• Looking at different age groups, South African consumers younger than 30 years of age buy significantly less Sauvignon blanc than consumers older than 30 years of age5.

To grow Sauvignon blanc market share, younger generations need to be targeted (see Part 1 of this series for more insight into younger generations’ wine purchase and consumption habits).




The marketing of Sauvignon blanc should follow a differentiated approach based on various subcultures’ motives and expectations and requires a good understanding of target market dynamics. The statistics and recommendations reported in this blog post could help the producer to market Sauvignon blanc more efficiently, by targeting the right subculture/s. In the next blog post of this  Wine Consumer series, a handy Guideline for “consumer research with impact” will be provided to further support the improvement of Sauvignon blanc marketing.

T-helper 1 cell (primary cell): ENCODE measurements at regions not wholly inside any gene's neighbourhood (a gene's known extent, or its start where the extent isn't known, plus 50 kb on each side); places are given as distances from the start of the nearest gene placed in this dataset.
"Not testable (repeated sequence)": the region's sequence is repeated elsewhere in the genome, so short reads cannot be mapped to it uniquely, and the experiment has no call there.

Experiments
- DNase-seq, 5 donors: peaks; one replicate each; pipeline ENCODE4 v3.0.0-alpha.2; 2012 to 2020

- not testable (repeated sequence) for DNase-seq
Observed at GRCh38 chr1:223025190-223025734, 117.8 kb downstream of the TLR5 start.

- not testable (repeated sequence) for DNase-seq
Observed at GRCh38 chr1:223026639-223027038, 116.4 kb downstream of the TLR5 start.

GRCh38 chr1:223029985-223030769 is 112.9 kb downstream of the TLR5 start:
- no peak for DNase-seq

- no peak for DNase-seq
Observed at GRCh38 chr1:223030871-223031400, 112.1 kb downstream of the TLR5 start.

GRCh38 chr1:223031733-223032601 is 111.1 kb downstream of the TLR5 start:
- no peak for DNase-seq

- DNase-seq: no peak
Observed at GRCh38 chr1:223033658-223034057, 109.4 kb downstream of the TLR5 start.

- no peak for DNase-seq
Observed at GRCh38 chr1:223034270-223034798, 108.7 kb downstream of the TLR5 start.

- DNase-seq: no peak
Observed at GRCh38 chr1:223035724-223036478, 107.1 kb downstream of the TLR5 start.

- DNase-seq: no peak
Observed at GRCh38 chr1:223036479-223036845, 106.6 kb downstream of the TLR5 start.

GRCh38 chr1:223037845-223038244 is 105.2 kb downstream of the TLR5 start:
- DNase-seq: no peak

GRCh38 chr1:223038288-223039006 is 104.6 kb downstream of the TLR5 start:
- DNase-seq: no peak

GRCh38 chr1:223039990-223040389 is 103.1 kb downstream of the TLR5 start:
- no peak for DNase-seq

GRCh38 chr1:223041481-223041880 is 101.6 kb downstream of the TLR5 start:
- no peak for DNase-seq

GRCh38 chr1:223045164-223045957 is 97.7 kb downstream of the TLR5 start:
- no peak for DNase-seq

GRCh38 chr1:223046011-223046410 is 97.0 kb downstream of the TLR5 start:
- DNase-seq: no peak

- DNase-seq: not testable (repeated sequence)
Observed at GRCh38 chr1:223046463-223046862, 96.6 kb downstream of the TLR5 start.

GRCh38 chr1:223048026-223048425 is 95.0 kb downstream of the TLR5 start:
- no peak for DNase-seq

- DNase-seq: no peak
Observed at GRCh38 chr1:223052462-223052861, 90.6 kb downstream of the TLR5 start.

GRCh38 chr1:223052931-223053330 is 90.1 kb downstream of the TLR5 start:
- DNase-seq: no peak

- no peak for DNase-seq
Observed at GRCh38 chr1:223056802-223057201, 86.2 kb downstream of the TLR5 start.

1. Schiffman, L., Kanuk, L., Brewer, S., Crous, F., du Preez, R., Human, D., Jansen van Rensburg, M., Raninger, S., Tshivhase, T. & Shrosbree, T. (2014). Consumer behaviour global and Southern African perspectives, Cape Town: Pearson.
  2. Duhan,D.F. Rinaldo, S.B., Velikova, N., Dodd, T. & Trela, B. (2019). Hospitality situations, consumer expertise, and perceptions of wine attributes: three empirical studies. International Journal of Wine Business Research, 31(1), 68-88.
  3. (2020). South African Wine Industry Statistics 2019 (No 44.) Available: http://www.sawis.co.za/info/annualpublication.php.
  4. Weightman, C.J. (2018). Consumer attitudes and sensory perceptions of wine: a South African cross-culture study. PhD Dissertation. Stellenbosch: University of Stellenbosch.
  5. van der Colff, N. (2019). Exploring consumers’ risk perception in wine retail decision-making: insights for Chenin blanc. PhD Dissertation. Stellenbosch: University of Stellenbosch.